The Fukushima Disaster

Ben Greep

By Benjamin Greep

EHS Home

            The Fukushima nuclear disaster in Japan was a preventable disaster because of the many early warning signs. These early warning signs include seismographs, tidal wave probes and chronological data. More than two years after the disaster the impact of nuclear meltdown is still coming to light. The massive environmental and health impacts will be felt for decades.

            In March, 2011, a deadly earthquake shook the main island of Honshu in Japan. Following this earthquake was an incredibly large tsunami. Despite the fact that Mother Nature is still an uncontrollable force, there were early warning signs. Japan is known for its frequent earthquakes, considering its location on a major fault line. Seismographs did show signs of a substantial earthquake, but not a devastating as this. Predictions had been made of a major tsunami, through sediment samples taken from farther inland on the island. An earthquake/tsunami of the same proportions hit Japan nearly 1,200 years ago (869 A.D.)

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Fukushima building following the hydrogen explosions. Buildings 1 through 4 from right to left.

            When the tsunami hit Honshu, the Fukushima Daiichi plant was located in the path of the wave. The tidal wave was a massive 13 meters, easily overcoming the plants flood walls and entering the facility. Preceding this, the facilities were being prepared for shutdown. The main power was cut, allowing only backup generators to power the pumps. The floodwater then entered, flooding the generator rooms. This allowed for the uranium to go supercritical, resulting in a nuclear meltdown. Through excessive heat, the reactor began to produce hydrogen in lethal amounts, causing explosions in Buildings 1, 3, and 4. Spent fuel has been leaking into the Pacific Ocean and the air ever since the event. Traces of radioactive particles have been all over the Northern Hemisphere.

The health impacts from this calamity are constantly worsening. Though there have been no deaths, there are health risks. Within a 200 mile radius of the facilities, there is a 70% higher risk of developing thyroid cancer for girls exposed as infants, a 7% increased risk of leukemia in males exposed as infants, a 6% increased risk of breast cancer in females exposed as infants and a 4% higher risk, overall, of developing solid cancers for females.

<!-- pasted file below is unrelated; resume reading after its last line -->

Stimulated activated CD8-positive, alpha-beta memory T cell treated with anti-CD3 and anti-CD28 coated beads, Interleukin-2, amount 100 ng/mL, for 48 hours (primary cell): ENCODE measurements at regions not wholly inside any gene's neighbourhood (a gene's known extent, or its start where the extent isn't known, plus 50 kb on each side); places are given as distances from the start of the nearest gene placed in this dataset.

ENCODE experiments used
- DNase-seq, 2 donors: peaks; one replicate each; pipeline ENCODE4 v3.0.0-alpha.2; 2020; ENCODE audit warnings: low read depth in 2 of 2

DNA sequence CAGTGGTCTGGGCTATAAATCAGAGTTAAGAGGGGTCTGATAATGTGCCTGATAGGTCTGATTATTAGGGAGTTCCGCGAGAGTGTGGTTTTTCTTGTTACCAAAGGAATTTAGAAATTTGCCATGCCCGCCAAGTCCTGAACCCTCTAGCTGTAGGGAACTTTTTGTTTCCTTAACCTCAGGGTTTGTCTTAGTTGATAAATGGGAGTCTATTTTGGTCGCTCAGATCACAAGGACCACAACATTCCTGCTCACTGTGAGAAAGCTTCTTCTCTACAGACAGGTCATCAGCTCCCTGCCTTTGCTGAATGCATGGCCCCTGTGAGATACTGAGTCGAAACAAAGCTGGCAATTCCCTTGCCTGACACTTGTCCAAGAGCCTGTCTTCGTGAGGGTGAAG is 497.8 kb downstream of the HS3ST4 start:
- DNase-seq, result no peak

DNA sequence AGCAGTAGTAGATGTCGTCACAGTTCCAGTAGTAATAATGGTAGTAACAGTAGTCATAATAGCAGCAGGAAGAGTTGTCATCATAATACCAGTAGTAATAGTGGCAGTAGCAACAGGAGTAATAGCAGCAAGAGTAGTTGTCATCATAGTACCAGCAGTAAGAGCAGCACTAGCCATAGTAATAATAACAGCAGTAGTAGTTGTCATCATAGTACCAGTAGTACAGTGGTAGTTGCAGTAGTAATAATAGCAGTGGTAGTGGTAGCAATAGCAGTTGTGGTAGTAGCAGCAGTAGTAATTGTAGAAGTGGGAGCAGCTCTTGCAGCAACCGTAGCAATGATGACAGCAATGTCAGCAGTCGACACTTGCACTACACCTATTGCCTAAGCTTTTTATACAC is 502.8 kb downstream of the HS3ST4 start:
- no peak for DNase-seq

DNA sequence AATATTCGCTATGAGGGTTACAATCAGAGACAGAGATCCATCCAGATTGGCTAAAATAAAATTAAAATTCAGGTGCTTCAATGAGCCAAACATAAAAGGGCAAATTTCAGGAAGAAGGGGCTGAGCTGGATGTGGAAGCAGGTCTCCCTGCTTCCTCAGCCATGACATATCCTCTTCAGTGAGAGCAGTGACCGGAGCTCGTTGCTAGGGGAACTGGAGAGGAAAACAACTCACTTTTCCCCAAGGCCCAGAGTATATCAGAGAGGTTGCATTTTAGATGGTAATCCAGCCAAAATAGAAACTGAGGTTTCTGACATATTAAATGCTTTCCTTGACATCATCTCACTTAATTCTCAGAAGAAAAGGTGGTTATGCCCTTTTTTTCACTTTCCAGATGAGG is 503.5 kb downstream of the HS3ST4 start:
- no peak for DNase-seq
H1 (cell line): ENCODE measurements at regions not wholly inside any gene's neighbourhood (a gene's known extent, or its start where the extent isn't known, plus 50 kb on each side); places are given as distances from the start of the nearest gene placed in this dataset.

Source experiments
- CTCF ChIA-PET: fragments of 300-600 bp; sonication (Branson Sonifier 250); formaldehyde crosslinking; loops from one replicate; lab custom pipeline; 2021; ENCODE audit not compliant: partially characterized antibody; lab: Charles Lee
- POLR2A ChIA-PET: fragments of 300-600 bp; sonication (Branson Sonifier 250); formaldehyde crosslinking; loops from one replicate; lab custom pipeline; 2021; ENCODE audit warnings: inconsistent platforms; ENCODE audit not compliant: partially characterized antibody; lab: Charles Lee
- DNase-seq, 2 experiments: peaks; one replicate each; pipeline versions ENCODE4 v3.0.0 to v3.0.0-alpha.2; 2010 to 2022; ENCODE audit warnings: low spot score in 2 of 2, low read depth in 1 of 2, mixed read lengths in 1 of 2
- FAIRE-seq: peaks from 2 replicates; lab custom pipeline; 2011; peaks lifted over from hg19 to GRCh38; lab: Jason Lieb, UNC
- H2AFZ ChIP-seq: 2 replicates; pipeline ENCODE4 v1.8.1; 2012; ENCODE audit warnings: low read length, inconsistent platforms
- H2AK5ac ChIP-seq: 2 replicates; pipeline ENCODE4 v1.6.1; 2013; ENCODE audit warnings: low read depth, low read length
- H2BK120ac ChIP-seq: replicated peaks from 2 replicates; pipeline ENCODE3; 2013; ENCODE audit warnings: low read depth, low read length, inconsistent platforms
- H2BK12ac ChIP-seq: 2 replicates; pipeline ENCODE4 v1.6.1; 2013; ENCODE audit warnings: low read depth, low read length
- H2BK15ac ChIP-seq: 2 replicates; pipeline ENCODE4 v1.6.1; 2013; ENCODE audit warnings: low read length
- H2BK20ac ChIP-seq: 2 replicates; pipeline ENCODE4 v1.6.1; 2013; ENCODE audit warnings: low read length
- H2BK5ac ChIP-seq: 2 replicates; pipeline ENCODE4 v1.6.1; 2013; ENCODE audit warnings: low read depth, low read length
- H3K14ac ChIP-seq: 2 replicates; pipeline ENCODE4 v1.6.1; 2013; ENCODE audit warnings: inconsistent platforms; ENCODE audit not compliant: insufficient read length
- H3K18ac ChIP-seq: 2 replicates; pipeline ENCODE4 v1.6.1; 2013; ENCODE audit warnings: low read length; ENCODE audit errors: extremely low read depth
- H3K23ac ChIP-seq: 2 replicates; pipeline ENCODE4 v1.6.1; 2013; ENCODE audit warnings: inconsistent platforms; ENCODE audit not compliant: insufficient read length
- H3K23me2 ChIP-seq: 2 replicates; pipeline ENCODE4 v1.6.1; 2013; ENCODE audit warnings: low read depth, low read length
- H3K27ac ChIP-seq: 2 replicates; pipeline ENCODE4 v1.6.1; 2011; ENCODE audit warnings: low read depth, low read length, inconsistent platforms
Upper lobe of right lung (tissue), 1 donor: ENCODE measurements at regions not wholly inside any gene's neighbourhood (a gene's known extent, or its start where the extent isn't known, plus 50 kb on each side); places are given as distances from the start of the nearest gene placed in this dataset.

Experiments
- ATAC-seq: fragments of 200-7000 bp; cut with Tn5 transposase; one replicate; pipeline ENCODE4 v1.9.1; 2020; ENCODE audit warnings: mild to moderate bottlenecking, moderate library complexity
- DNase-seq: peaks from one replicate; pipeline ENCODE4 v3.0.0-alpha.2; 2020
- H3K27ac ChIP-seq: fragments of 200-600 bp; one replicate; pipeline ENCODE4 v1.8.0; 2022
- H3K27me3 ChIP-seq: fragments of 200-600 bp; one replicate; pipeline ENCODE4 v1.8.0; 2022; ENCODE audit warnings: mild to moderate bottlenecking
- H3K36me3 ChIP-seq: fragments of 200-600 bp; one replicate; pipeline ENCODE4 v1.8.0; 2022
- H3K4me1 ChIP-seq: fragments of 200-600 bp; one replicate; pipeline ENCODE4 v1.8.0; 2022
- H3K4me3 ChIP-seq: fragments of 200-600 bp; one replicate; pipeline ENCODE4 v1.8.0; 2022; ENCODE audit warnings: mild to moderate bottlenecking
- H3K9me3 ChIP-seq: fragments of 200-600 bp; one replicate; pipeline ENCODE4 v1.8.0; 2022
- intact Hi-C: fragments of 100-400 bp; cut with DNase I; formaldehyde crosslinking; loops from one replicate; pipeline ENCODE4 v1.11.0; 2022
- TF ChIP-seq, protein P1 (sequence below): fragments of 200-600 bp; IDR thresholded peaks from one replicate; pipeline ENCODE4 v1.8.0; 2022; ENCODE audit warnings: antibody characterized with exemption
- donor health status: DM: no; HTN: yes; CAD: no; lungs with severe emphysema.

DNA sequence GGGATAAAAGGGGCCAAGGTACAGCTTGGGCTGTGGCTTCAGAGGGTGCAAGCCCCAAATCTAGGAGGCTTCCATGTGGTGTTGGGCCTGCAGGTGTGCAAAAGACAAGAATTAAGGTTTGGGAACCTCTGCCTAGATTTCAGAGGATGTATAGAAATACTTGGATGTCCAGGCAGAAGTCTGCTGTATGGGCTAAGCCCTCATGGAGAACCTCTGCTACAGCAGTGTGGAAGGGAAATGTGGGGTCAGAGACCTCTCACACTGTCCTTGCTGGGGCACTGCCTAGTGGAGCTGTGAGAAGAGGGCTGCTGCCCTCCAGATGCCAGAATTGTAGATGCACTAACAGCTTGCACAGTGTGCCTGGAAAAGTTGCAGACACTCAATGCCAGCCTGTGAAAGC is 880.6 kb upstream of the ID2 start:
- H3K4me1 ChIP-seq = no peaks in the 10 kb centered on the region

In addition to major health concerns, the impact on the environment is quite serious. Animals require both potassium and calcium to further develop and grow. Cesium-137 and Strontium-90 emulate these elements, yet are highly radioactive and extremely dangerous to the environment. Strontium-90, for example, mimics the properties of calcium, the main element in bone production. Being radioactive, it undergoes beta decay and can cause cancer in bone marrow cells. It is also not excreted quickly, so it can last in the body for years. Cesium, though quicker to be excreted, has a substantial half-life compared to the age of an organism. Cesium mimics potassium, which is present in the Sodium-Potassium Pump of almost all cells.

Nuclear energy made up approximately 30% of Japan’s primary electricity production in early 2011; that percentage has now dropped to about 10%. Some scientists believe that nuclear power is an efficient, environmentally friendly alternative to fossil fuels; while other scientists believe it is risky. Currently, there are 50 nuclear reactors in Japan. Since the shutdown of these facilities, Japan has been almost primarily dependent on coal and fossil fuels. Future restarting of Japan’s nuclear program awaits regulatory clearance and will take several years for full support.

Following the earthquake, scientists have been rushing to create a better method of predicting future seismic events. America itself has taken this event to heart, deciding to improve regulations for nuclear reactor throughout the USA. The proposals include requiring plant operators to verify that their plans to prevent flood and earthquake damage would perform as advertised. Plants would also be required to install instruments allowing control room operators to monitor the conditions of the spent fuel pools; operators at the Daiichi facility didn’t have a clue what went on the in their pools. Of course, with all these inclusions, the price would sharply rise to build nuclear plants.

Japan should be an example that even though we can’t control our Earth, we can prevent further damage. Early warnings can aid in preventing complete and utter disaster. More than two years after the disaster the impact of nuclear meltdown is still coming to light. The massive environmental and health impacts will be felt for decades. Yet, through chaos comes a better understanding, more security for the years to come.


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